NICOSIA (Reuters) - Turkey said on Sunday it wanted to tackle the problem of Cyprus’ ethnic division within eight months after nationalist Dervis Eroglu won the presidency in northern Cyprus, which relies on Ankara for its existence.
Eroglu, a staunch backer of Turkish Cypriot independence, swept to victory in a vote which diplomats and analysts said could slow efforts to reunify the Mediterranean island and set back Turkey’s hopes to join the European Union.
Unofficial final results showed Eroglu winning 50.38 percent of the vote with incumbent leader Mehmet Ali Talat garnering 42.85 percent of the vote.
Turkey, the only country to recognize northern Cyprus as a state, exerts enormous influence on the Turkish Cypriots — it supports their economy with an estimated $700 million annual bill and maintains 30,000 troops there.
Speaking after results showed Eroglu with a comfortable lead, Turkish Prime Minister Tayyip Erdogan said Ankara wanted a solution to the Cyprus issue — a main obstacle to his country’s hopes of joining the EU — by the end of 2010.
“Turkish Cypriots must continue the talks which is something Eroglu also believes in. It is our aim to find a solution by the end of the year,” Erdogan, who has shown more interest in a Cyprus settlement than his predecessors, told Turkey’s NTV.
Turkey had supported Talat, who led talks since 2008 with Greek Cypriots to reunite the island as a sovereign state with autonomy for the two zones but with an effective central administration.
Eroglu is seeking broad autonomy for Turkish Cypriots in reunification talks with Greek Cypriots, a position the Greek Cypriots object to. Greek Cypriots represent Cyprus in the European Union and have said they will block Turkey’s entry until the island is reunited.
In a victory speech to supporters, Eroglu, who is also the prime minister of northern Cyprus, said: “Talks will continue because I want peace more than those who say that I don’t.”
The Greek Cypriot side called Eroglu’s victory a “negative development.”
“What is important now is to get to the fundamentals of this development, how we will handle matters, what our tactics will be, so that we are able to implement the aims of a solution,” said Stefanos Stefanou, spokesman for Cyprus’s internationally recognized government.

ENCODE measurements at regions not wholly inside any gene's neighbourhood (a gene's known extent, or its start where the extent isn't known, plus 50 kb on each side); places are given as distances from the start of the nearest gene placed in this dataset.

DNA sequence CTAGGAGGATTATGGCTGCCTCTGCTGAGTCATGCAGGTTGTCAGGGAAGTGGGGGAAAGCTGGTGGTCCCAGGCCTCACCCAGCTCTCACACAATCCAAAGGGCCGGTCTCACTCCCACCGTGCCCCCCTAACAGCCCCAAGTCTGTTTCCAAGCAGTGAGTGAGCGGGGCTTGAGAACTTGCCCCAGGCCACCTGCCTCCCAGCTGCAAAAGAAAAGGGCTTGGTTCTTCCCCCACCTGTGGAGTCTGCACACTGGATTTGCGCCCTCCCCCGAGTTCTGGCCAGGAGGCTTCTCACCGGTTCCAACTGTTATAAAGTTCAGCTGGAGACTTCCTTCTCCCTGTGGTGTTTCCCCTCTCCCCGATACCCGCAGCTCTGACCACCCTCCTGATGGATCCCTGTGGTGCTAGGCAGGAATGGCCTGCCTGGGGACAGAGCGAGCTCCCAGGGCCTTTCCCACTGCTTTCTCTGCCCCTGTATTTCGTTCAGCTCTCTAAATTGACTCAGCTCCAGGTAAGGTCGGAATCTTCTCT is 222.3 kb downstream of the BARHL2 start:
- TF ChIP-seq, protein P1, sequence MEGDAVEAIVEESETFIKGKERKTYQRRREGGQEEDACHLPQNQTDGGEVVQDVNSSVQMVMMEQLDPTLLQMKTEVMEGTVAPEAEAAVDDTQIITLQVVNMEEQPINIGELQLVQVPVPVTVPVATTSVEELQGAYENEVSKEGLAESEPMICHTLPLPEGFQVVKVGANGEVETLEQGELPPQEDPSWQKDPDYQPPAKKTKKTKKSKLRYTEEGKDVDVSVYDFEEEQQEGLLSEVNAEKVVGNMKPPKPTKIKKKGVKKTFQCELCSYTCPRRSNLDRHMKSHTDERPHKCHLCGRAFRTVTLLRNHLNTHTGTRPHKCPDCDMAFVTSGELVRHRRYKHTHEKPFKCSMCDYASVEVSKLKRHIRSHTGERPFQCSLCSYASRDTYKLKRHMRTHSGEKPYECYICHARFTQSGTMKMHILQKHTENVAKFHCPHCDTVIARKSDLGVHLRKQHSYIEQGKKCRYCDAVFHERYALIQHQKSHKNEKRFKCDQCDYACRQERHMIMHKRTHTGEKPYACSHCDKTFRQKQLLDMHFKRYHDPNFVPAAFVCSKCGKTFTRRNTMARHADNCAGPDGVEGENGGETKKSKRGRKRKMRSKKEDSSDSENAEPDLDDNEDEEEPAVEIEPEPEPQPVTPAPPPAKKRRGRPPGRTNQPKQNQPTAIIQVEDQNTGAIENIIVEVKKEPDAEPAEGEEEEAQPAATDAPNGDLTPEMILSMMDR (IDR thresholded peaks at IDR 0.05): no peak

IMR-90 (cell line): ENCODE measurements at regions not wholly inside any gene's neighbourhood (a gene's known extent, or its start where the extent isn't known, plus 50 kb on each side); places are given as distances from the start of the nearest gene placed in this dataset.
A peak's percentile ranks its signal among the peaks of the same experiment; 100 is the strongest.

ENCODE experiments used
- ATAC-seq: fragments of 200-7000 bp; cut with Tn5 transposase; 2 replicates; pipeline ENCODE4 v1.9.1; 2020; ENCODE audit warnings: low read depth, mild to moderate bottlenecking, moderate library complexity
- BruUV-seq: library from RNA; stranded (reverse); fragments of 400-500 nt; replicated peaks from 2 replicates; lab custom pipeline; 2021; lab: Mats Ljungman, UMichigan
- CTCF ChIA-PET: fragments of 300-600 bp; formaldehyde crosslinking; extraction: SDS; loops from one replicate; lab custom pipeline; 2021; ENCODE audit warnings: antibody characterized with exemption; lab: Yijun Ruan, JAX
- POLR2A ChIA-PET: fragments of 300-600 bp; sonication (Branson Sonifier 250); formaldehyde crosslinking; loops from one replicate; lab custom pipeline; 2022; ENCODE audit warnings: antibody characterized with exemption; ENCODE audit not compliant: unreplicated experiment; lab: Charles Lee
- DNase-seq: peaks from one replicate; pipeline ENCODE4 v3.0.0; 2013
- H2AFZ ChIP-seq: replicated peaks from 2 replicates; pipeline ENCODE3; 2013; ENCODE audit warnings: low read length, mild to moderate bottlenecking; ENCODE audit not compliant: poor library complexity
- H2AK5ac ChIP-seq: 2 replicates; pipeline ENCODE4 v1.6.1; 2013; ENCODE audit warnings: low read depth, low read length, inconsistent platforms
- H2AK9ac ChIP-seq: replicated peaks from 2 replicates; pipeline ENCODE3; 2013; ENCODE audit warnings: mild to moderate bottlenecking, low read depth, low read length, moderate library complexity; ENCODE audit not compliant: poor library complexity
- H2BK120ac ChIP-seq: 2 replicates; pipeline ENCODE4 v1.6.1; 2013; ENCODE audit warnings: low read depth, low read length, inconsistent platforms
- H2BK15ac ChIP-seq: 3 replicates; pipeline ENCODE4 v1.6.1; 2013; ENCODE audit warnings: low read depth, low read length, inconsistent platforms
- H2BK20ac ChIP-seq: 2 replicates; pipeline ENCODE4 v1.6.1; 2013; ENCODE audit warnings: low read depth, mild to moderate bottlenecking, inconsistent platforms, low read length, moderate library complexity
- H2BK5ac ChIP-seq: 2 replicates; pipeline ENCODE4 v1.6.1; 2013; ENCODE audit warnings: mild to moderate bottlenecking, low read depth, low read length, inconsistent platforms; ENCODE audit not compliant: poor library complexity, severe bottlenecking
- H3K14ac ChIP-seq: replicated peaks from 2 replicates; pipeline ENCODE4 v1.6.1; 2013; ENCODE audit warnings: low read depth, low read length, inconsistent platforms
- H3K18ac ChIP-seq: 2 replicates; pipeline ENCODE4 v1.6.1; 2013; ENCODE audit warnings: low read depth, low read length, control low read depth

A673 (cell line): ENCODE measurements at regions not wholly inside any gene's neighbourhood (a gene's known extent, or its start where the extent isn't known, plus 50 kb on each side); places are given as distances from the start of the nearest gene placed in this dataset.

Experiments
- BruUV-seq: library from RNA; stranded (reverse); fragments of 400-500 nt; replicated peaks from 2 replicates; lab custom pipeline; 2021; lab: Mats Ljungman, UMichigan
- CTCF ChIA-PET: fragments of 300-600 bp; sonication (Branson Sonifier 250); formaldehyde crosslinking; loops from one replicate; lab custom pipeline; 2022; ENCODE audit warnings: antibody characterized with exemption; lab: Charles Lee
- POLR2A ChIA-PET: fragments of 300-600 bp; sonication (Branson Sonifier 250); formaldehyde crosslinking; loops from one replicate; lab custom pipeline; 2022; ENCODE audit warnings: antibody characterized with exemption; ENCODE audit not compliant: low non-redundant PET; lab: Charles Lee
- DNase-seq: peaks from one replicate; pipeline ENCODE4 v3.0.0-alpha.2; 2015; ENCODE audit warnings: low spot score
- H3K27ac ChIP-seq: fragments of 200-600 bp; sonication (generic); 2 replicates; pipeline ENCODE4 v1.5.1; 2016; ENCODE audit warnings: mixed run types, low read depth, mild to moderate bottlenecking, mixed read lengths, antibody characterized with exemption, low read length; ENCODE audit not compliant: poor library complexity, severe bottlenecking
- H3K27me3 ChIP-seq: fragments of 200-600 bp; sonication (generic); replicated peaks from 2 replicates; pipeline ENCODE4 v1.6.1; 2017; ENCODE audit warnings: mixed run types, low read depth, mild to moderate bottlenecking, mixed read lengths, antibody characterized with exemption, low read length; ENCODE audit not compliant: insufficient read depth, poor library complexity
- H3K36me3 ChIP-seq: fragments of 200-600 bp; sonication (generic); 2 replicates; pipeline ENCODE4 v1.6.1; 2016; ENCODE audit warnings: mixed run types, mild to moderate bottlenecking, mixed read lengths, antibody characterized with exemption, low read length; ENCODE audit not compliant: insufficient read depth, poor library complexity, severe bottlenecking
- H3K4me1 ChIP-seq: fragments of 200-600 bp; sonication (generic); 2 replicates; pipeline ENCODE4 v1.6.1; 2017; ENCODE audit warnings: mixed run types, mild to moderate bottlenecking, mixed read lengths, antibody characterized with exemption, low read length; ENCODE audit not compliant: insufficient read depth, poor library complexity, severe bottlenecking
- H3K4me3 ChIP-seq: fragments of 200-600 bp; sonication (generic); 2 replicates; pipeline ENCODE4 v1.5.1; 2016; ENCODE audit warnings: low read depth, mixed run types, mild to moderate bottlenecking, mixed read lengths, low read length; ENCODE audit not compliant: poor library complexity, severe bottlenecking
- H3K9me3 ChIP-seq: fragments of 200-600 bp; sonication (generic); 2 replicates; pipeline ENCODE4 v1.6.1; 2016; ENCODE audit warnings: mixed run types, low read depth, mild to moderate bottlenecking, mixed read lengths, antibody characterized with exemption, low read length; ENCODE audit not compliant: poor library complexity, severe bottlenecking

Diplomats and analysts had said an Eroglu victory could slow the pace of U.N.-backed reunification talks with Greek Cypriots on the island, divided along ethnic lines since a Turkish invasion in 1974 triggered by a brief Greek-inspired coup.
“Nobody is going to walk away from the table but this makes reunification a steep and uphill push,” said Hugh Pope, Turkey/Cyprus director for the International Crisis Group, adding Turkey will need now to take a higher profile.
“It is a big challenge to Turkey. The EU should try to persuade Turkey it can still do this. Turkey and the Greek Cypriots need to find now a way to get around the table and find a solution that is acceptable to all. Everybody will have to think again and find a way forward.”
Greece is the closest ally of the Greek Cypriots.
European Union Enlargement Commissioner Stefan Fuele said after the vote that the EU was “fully committed to an early solution to the Cyprus issue.”
“The Commission will continue to support the leaders in their efforts toward reaching a comprehensive settlement in the near future,” he said.
The Greek Cypriots, who do not recognize the breakaway enclave, have said they will stop Turkey joining the EU as long as the island remains divided.
Eroglu has taken positions that are not acceptable to Greek Cypriots. He wants more independence for each community in any peace settlement and has also ruled out any Greek Cypriot return to land now held by Turks.
The conflict not only hampers Turkey’s bid to join the EU, but also complicates decision-making on defense issues between the EU and NATO, of which Turkey is a member.
Parts of Turkey’s EU talks are frozen because of Cyprus.
Attempts to solve the conflict failed in 2004, just before the island joined the EU, when Turkish Cypriots accepted a U.N. peace blueprint but Greek Cypriots rejected it.
Additional reporting by Michele Kambas; Writing by Ibon Villelabeitia; Editing by Dominic EVans